Osteoporosis in mice reversed with stem cell therapy

Early trials of the technique are underway with humans in the United States, researchers said.
By Stephen Feller   |   March 17, 2016 at 4:23 PM

TORONTO, March 17 (UPI) -- Donor stem cells injected into mice with age-related osteoporosis led to a restoration of normal bone structure, according to researchers at the University of Toronto.

The proof-of-concept study found a single injection of mesenchymal stem cells from healthy mice to those with osteoporosis led to the "surprising" development of normal bone structure.

MSCs are capable of becoming any cell, including bone cells, and donors do not need to match recipients because the cells won't be rejected.

With just one widely available treatment for osteoporosis, which is effective for about two years, researchers said the MSCs could be used to prevent the progressive condition.

"We had hoped for a general increase in bone health," John Davies, a professor at the University of Toronto, said in a press release. "But the huge surprise was to find that the exquisite inner 'coral-like' architecture of the bone structure of the injected animals -- which is severely compromised in osteoporosis -- was restored to normal."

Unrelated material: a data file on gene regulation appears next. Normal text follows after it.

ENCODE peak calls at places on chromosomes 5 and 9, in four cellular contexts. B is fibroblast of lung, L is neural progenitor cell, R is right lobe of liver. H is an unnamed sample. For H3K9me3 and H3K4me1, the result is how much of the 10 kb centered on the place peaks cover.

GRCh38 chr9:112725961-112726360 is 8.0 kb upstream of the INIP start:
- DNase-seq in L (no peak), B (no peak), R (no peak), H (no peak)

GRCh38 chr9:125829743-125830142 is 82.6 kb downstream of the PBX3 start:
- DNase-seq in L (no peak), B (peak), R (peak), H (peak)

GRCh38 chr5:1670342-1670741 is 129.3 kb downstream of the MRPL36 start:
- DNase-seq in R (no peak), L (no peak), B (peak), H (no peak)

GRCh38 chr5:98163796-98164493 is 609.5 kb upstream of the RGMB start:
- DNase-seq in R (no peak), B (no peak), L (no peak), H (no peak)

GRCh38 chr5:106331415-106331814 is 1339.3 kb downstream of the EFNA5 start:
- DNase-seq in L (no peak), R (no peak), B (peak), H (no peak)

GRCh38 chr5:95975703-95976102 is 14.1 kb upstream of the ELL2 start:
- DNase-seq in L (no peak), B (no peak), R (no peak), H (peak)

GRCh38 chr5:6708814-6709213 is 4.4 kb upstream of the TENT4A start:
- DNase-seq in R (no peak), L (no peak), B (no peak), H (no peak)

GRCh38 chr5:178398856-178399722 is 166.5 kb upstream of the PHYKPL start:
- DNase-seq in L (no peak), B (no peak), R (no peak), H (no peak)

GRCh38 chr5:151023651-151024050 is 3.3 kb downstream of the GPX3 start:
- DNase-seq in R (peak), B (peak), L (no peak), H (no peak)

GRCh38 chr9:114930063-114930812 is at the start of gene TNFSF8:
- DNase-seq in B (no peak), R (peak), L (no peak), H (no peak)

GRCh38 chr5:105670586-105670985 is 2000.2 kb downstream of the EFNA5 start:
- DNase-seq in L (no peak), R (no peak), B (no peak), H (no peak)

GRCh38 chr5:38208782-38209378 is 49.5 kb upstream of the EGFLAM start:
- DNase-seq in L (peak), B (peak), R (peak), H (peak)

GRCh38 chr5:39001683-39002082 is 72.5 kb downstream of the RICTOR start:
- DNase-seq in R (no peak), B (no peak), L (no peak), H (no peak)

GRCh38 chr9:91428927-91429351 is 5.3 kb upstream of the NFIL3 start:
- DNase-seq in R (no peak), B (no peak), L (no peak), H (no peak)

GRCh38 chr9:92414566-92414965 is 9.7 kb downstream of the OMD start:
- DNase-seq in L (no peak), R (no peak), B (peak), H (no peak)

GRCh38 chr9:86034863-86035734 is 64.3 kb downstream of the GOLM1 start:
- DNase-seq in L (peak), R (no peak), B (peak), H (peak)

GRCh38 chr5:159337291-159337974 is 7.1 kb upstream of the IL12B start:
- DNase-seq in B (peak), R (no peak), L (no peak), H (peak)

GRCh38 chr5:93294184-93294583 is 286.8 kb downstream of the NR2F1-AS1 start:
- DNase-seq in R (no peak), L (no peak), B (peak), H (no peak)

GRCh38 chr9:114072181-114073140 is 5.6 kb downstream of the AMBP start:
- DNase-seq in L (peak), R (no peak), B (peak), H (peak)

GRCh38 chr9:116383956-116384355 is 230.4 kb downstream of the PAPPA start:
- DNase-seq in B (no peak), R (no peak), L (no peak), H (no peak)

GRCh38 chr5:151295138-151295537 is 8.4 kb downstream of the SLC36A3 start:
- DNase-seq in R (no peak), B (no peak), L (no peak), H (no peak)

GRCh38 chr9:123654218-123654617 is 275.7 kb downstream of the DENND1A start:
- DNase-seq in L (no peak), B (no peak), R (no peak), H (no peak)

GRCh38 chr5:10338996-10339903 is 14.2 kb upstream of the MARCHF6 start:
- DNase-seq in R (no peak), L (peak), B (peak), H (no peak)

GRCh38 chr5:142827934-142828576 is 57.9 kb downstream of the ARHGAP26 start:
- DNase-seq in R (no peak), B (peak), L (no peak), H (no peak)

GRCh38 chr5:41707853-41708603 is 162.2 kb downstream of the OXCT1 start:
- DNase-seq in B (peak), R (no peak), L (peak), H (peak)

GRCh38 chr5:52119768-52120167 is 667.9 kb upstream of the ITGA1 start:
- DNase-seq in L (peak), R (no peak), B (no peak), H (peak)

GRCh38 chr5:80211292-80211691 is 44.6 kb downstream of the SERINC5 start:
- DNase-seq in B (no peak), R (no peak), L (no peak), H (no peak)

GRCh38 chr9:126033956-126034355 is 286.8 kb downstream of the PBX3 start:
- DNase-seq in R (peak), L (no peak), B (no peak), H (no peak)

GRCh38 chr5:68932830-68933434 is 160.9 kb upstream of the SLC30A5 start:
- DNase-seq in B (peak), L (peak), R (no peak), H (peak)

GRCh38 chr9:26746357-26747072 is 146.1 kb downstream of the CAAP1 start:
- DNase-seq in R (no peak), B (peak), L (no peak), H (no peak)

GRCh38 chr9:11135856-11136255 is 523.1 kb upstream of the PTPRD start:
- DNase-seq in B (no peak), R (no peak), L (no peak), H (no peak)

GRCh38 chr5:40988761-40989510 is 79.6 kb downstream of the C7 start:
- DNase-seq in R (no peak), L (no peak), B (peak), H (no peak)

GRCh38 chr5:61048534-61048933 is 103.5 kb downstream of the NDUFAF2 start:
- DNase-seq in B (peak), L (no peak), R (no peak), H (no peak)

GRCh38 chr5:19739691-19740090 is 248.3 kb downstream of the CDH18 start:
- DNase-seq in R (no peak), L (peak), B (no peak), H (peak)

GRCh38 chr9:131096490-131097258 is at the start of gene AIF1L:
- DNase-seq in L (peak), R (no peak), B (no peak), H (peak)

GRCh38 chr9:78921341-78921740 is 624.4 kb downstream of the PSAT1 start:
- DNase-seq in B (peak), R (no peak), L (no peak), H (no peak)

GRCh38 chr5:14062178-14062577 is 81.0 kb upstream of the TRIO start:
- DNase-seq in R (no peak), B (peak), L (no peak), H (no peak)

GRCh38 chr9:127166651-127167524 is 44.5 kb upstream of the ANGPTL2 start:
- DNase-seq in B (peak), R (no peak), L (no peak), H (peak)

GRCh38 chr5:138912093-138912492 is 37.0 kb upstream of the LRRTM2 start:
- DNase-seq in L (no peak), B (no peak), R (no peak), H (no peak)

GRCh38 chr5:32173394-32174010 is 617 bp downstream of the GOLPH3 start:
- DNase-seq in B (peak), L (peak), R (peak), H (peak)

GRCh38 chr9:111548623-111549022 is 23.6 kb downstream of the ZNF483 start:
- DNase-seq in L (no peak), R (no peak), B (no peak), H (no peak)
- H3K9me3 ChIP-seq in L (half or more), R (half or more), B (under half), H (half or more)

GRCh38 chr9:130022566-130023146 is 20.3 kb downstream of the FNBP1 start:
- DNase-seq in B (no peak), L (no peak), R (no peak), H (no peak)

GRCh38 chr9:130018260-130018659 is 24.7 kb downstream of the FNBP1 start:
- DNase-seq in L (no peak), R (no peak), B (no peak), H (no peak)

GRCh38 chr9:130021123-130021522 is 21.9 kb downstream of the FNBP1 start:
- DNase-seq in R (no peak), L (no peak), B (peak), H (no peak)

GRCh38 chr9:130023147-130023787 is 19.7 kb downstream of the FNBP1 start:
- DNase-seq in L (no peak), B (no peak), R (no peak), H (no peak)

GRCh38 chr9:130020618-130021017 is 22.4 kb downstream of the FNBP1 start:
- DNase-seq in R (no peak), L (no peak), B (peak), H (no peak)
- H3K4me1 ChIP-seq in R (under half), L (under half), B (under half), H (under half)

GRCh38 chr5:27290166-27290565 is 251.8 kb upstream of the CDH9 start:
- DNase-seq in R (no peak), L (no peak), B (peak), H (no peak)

For the study, published Stem Cells Translational Medicine, researchers took MSCs from healthy mice, injecting them into mice with osteoporosis. Within six months, osteoporotic bones became healthy and functional, the researchers report.

In addition to the study with mice, early trials with humans are underway that could lead to larger clinical trials within the next five years.

"It's very exciting," said Dr. Jeff Kiernan, a researcher at the Ottawa Hospital. "We're currently conducting ancillary trials with a research group in the U.S., where elderly patients have been injected with MSCs to study various outcomes. We'll be able to look at those blood samples for biological markers of bone growth and bone reabsorption."

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